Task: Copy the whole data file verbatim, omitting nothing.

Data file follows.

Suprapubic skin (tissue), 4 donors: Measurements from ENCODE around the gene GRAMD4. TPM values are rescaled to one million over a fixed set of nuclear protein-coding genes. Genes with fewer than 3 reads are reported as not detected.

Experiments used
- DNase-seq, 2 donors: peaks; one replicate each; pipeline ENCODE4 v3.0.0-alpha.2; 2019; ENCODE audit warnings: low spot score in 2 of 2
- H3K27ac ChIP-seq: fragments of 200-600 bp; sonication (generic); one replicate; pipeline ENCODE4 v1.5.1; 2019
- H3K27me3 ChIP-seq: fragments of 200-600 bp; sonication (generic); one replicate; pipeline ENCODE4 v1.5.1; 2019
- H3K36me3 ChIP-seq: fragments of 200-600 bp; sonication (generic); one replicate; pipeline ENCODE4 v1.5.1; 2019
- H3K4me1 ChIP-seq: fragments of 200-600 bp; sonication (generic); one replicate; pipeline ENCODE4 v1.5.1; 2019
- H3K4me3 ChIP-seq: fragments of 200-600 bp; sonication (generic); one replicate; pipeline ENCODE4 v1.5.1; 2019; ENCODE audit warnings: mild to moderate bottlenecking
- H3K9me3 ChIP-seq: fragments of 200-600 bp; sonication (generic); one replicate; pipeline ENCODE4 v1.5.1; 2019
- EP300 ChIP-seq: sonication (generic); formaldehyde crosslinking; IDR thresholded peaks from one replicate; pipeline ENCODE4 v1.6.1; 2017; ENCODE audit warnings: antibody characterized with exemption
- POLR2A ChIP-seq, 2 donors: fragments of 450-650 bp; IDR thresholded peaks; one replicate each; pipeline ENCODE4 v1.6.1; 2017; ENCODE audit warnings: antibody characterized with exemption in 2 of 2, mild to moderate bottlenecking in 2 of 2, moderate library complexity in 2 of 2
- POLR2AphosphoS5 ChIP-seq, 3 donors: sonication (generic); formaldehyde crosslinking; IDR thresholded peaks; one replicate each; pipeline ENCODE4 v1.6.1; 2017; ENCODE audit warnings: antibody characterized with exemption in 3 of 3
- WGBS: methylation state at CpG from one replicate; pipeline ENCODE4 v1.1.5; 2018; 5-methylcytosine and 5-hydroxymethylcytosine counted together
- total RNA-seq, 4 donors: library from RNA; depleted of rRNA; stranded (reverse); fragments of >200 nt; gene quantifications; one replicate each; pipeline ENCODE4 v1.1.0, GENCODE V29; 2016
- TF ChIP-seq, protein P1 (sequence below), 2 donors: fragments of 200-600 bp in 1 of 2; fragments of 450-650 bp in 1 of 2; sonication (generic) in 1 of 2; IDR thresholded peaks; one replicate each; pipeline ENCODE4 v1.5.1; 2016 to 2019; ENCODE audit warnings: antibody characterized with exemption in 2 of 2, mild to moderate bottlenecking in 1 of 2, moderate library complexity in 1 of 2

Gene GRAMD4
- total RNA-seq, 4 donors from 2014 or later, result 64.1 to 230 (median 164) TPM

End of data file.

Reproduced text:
Suprapubic skin (tissue), 4 donors: Measurements from ENCODE around the gene GRAMD4. TPM values are rescaled to one million over a fixed set of nuclear protein-coding genes. Genes with fewer than 3 reads are reported as not detected.

Experiments used
- DNase-seq, 2 donors: peaks; one replicate each; pipeline ENCODE4 v3.0.0-alpha.2; 2019; ENCODE audit warnings: low spot score in 2 of 2
- H3K27ac ChIP-seq: fragments of 200-600 bp; sonication (generic); one replicate; pipeline ENCODE4 v1.5.1; 2019
- H3K27me3 ChIP-seq: fragments of 200-600 bp; sonication (generic); one replicate; pipeline ENCODE4 v1.5.1; 2019
- H3K36me3 ChIP-seq: fragments of 200-600 bp; sonication (generic); one replicate; pipeline ENCODE4 v1.5.1; 2019
- H3K4me1 ChIP-seq: fragments of 200-600 bp; sonication (generic); one replicate; pipeline ENCODE4 v1.5.1; 2019
- H3K4me3 ChIP-seq: fragments of 200-600 bp; sonication (generic); one replicate; pipeline ENCODE4 v1.5.1; 2019; ENCODE audit warnings: mild to moderate bottlenecking
- H3K9me3 ChIP-seq: fragments of 200-600 bp; sonication (generic); one replicate; pipeline ENCODE4 v1.5.1; 2019
- EP300 ChIP-seq: sonication (generic); formaldehyde crosslinking; IDR thresholded peaks from one replicate; pipeline ENCODE4 v1.6.1; 2017; ENCODE audit warnings: antibody characterized with exemption
- POLR2A ChIP-seq, 2 donors: fragments of 450-650 bp; IDR thresholded peaks; one replicate each; pipeline ENCODE4 v1.6.1; 2017; ENCODE audit warnings: antibody characterized with exemption in 2 of 2, mild to moderate bottlenecking in 2 of 2, moderate library complexity in 2 of 2
- POLR2AphosphoS5 ChIP-seq, 3 donors: sonication (generic); formaldehyde crosslinking; IDR thresholded peaks; one replicate each; pipeline ENCODE4 v1.6.1; 2017; ENCODE audit warnings: antibody characterized with exemption in 3 of 3
- WGBS: methylation state at CpG from one replicate; pipeline ENCODE4 v1.1.5; 2018; 5-methylcytosine and 5-hydroxymethylcytosine counted together
- total RNA-seq, 4 donors: library from RNA; depleted of rRNA; stranded (reverse); fragments of >200 nt; gene quantifications; one replicate each; pipeline ENCODE4 v1.1.0, GENCODE V29; 2016
- TF ChIP-seq, protein P1 (sequence below), 2 donors: fragments of 200-600 bp in 1 of 2; fragments of 450-650 bp in 1 of 2; sonication (generic) in 1 of 2; IDR thresholded peaks; one replicate each; pipeline ENCODE4 v1.5.1; 2016 to 2019; ENCODE audit warnings: antibody characterized with exemption in 2 of 2, mild to moderate bottlenecking in 1 of 2, moderate library complexity in 1 of 2

Gene GRAMD4
- total RNA-seq, 4 donors from 2014 or later, result 64.1 to 230 (median 164) TPM